mordicai caeli (mordicai) wrote,
mordicai caeli
mordicai

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Catching up with Tor.com (26)

Three Hearts, Three Lions by Poul Anderson.

Three magical swords:
Mercy, Joy & Endurance.
"Same steel & temper."

The next part of "Advanced Readings in Dungeons & Dragons" is Three Hearts, Three Lions. I read it for the first time five years ago & liked it, & my positive impression has remained. You can read more here, where the actual conversation between me & Tim takes place. I don't have a lot of meta-commentary to make; there wil be one of these coming every week or so, & I think it is fun getting to talk to old fantasy grognards about it. Sure, we end up critiquing race & gender issues-- mostly the latter-- & that can muck up the gears of the conversation as naysayers disagree, but for the most part people are interested in having good faith discussions! It is a pretty fun undertaking, trying to get these books read & discussed; some are classics, some are hidden gems, some are...no good at all. It is a neat insight into Gary Gygax's mind, either way.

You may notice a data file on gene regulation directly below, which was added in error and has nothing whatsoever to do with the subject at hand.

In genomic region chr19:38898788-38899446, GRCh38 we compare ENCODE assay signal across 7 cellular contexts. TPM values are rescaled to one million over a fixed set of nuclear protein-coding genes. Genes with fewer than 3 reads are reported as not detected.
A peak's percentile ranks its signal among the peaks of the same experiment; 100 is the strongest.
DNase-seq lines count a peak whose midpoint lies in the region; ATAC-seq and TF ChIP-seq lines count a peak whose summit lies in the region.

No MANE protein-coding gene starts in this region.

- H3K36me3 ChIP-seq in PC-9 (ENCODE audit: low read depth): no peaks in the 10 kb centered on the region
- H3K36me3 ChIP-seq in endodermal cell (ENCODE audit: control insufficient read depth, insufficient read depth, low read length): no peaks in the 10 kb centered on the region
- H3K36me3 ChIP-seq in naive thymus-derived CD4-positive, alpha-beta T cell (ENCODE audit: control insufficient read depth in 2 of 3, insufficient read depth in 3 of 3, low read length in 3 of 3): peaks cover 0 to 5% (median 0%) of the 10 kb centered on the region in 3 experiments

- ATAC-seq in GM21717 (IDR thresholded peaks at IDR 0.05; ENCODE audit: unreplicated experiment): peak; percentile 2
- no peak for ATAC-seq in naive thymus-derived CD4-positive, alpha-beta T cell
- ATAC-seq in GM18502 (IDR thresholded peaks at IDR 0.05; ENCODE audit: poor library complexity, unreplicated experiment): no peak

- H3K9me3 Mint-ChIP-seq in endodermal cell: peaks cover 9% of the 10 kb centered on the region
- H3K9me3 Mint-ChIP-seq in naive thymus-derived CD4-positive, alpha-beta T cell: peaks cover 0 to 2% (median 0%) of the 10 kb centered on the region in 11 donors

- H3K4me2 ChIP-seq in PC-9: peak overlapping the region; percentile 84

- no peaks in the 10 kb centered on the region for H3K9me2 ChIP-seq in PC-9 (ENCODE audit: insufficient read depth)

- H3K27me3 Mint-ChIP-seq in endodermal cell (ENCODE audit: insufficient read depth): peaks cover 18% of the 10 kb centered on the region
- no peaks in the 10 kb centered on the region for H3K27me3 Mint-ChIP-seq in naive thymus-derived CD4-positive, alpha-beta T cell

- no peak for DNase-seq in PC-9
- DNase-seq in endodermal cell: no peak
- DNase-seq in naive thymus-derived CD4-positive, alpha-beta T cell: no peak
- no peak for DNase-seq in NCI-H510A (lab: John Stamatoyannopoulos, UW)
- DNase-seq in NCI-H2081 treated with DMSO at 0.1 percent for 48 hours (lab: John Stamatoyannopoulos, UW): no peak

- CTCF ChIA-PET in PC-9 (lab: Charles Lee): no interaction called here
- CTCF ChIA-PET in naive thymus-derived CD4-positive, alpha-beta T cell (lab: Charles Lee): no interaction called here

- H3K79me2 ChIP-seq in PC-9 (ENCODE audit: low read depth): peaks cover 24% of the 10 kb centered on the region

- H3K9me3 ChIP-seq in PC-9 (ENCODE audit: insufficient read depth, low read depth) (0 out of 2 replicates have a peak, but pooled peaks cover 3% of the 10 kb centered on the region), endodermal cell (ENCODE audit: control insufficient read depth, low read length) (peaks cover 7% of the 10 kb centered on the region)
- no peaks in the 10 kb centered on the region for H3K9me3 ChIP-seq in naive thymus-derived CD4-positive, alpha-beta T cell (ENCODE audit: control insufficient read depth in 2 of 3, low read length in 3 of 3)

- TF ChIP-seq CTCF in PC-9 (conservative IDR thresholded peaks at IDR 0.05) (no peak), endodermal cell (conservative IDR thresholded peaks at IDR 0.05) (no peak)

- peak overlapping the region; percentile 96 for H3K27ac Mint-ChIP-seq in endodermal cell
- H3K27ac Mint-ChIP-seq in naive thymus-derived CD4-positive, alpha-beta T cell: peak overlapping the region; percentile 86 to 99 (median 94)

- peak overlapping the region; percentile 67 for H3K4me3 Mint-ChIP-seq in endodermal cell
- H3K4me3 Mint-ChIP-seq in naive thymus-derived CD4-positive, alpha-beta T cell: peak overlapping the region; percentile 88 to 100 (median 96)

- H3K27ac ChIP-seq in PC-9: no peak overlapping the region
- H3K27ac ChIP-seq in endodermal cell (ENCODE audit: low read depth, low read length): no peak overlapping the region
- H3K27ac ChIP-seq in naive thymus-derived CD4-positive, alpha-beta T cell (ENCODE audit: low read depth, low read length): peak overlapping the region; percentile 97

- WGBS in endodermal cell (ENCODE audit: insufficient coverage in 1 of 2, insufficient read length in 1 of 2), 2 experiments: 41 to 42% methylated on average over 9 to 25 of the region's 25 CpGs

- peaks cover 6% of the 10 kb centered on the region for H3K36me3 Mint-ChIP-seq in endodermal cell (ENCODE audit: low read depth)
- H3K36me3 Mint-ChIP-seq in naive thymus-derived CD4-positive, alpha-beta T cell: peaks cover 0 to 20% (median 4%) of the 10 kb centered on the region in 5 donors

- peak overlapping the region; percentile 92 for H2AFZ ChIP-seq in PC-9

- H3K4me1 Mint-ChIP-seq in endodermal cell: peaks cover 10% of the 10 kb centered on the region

I have a couple of other short pieces that have gone up, too:

"Gene Wolfe: a Wolf in Sheep's Clothing."
"The Case of John Scalzi & The Forbidden Island!"
"“To JK Rowling, from Cho Chang”"
"The Man of Steel: No Kryptonite, Still No Pants."

Which I mention just so that I have an index for myself, or if someone is curious.

I've also written a few sort of "science journalism" pieces, mostly translating Scientific American pieces into more pop science, or at least giving it a bit of a science fiction hook. I mentioned the one I wrote about human evolution but I haven't made mention of the other two I've written. One is about...plankton? The short form of it is-- maybe the base of the food pyramid is boring, but it is still important. & is it even all that boring? The second one just went up yesterday, & it is about exoplanets; that is, planets that aren't in our solar system. I talked about it in the context of the Drake Equation, Fermi's Paradox, & Ultimate Galactus, which I found hilarious, at the very least. It is nice to get a chance to talk about science; the Tor.com audience is such that I can presume a pretty comfortable level of familiarity with the topic & not be patronizing or out of my depth. A fun tightrope act to pull off. #humblebrag



Tags: anderson, books, haiku, tor.com
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